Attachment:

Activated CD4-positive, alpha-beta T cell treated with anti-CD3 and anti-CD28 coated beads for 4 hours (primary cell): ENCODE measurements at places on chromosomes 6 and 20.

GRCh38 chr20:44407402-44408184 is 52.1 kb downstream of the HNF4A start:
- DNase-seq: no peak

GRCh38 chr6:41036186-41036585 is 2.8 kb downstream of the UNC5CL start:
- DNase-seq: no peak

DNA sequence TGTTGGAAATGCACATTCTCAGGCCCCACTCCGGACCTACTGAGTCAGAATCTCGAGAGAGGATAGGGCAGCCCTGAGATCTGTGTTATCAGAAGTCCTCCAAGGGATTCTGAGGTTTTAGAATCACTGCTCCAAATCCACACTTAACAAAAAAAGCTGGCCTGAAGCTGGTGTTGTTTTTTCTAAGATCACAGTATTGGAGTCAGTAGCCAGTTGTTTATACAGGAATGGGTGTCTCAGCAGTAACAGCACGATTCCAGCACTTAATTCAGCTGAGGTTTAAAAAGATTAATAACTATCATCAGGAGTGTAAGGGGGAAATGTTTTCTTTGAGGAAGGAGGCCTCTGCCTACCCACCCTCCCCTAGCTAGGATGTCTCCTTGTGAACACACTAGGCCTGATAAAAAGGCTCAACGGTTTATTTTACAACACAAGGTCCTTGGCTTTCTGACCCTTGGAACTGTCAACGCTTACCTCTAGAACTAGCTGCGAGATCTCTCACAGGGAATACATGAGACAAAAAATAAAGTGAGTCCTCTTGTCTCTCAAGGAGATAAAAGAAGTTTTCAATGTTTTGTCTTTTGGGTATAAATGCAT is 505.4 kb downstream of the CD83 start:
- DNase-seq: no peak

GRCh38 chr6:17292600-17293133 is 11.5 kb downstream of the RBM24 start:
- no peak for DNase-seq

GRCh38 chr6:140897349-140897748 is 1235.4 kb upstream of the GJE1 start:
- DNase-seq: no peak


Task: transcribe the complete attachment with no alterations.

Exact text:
Activated CD4-positive, alpha-beta T cell treated with anti-CD3 and anti-CD28 coated beads for 4 hours (primary cell): ENCODE measurements at places on chromosomes 6 and 20.

GRCh38 chr20:44407402-44408184 is 52.1 kb downstream of the HNF4A start:
- DNase-seq: no peak

GRCh38 chr6:41036186-41036585 is 2.8 kb downstream of the UNC5CL start:
- DNase-seq: no peak

DNA sequence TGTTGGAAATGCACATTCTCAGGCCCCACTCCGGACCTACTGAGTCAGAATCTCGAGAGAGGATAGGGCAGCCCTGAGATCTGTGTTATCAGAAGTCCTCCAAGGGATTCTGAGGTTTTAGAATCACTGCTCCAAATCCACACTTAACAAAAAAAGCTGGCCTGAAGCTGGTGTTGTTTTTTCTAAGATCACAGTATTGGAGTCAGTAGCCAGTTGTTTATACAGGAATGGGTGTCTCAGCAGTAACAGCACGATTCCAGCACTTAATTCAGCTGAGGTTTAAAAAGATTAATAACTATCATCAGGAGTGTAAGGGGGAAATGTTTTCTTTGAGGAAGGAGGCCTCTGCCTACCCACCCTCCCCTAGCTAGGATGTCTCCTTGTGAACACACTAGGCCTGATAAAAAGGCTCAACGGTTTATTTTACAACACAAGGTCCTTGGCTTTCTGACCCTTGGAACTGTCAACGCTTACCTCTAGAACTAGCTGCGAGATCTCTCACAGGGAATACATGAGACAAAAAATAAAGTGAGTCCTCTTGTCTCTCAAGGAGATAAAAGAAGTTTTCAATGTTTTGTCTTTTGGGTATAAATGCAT is 505.4 kb downstream of the CD83 start:
- DNase-seq: no peak

GRCh38 chr6:17292600-17293133 is 11.5 kb downstream of the RBM24 start:
- no peak for DNase-seq

GRCh38 chr6:140897349-140897748 is 1235.4 kb upstream of the GJE1 start:
- DNase-seq: no peak